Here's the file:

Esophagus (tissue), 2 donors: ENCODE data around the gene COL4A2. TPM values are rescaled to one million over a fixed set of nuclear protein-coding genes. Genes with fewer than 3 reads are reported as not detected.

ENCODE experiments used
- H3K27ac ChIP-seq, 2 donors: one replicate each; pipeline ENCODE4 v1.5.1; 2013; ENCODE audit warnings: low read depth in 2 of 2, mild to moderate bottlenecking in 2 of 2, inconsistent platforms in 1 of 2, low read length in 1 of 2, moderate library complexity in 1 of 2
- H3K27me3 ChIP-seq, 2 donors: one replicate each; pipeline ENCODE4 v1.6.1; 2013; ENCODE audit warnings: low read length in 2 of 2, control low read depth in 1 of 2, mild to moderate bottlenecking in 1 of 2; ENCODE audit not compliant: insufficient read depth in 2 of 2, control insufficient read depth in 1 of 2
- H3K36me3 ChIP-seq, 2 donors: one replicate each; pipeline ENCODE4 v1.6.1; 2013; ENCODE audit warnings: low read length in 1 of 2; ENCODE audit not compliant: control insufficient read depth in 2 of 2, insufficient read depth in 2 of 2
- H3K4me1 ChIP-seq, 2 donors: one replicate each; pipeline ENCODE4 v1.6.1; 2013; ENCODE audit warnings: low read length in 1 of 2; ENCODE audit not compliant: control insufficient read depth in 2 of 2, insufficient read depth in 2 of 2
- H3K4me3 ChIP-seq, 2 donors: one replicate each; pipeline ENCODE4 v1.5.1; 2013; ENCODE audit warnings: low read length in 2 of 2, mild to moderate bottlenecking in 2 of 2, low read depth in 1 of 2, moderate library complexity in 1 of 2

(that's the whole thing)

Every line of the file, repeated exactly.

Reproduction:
Esophagus (tissue), 2 donors: ENCODE data around the gene COL4A2. TPM values are rescaled to one million over a fixed set of nuclear protein-coding genes. Genes with fewer than 3 reads are reported as not detected.

ENCODE experiments used
- H3K27ac ChIP-seq, 2 donors: one replicate each; pipeline ENCODE4 v1.5.1; 2013; ENCODE audit warnings: low read depth in 2 of 2, mild to moderate bottlenecking in 2 of 2, inconsistent platforms in 1 of 2, low read length in 1 of 2, moderate library complexity in 1 of 2
- H3K27me3 ChIP-seq, 2 donors: one replicate each; pipeline ENCODE4 v1.6.1; 2013; ENCODE audit warnings: low read length in 2 of 2, control low read depth in 1 of 2, mild to moderate bottlenecking in 1 of 2; ENCODE audit not compliant: insufficient read depth in 2 of 2, control insufficient read depth in 1 of 2
- H3K36me3 ChIP-seq, 2 donors: one replicate each; pipeline ENCODE4 v1.6.1; 2013; ENCODE audit warnings: low read length in 1 of 2; ENCODE audit not compliant: control insufficient read depth in 2 of 2, insufficient read depth in 2 of 2
- H3K4me1 ChIP-seq, 2 donors: one replicate each; pipeline ENCODE4 v1.6.1; 2013; ENCODE audit warnings: low read length in 1 of 2; ENCODE audit not compliant: control insufficient read depth in 2 of 2, insufficient read depth in 2 of 2
- H3K4me3 ChIP-seq, 2 donors: one replicate each; pipeline ENCODE4 v1.5.1; 2013; ENCODE audit warnings: low read length in 2 of 2, mild to moderate bottlenecking in 2 of 2, low read depth in 1 of 2, moderate library complexity in 1 of 2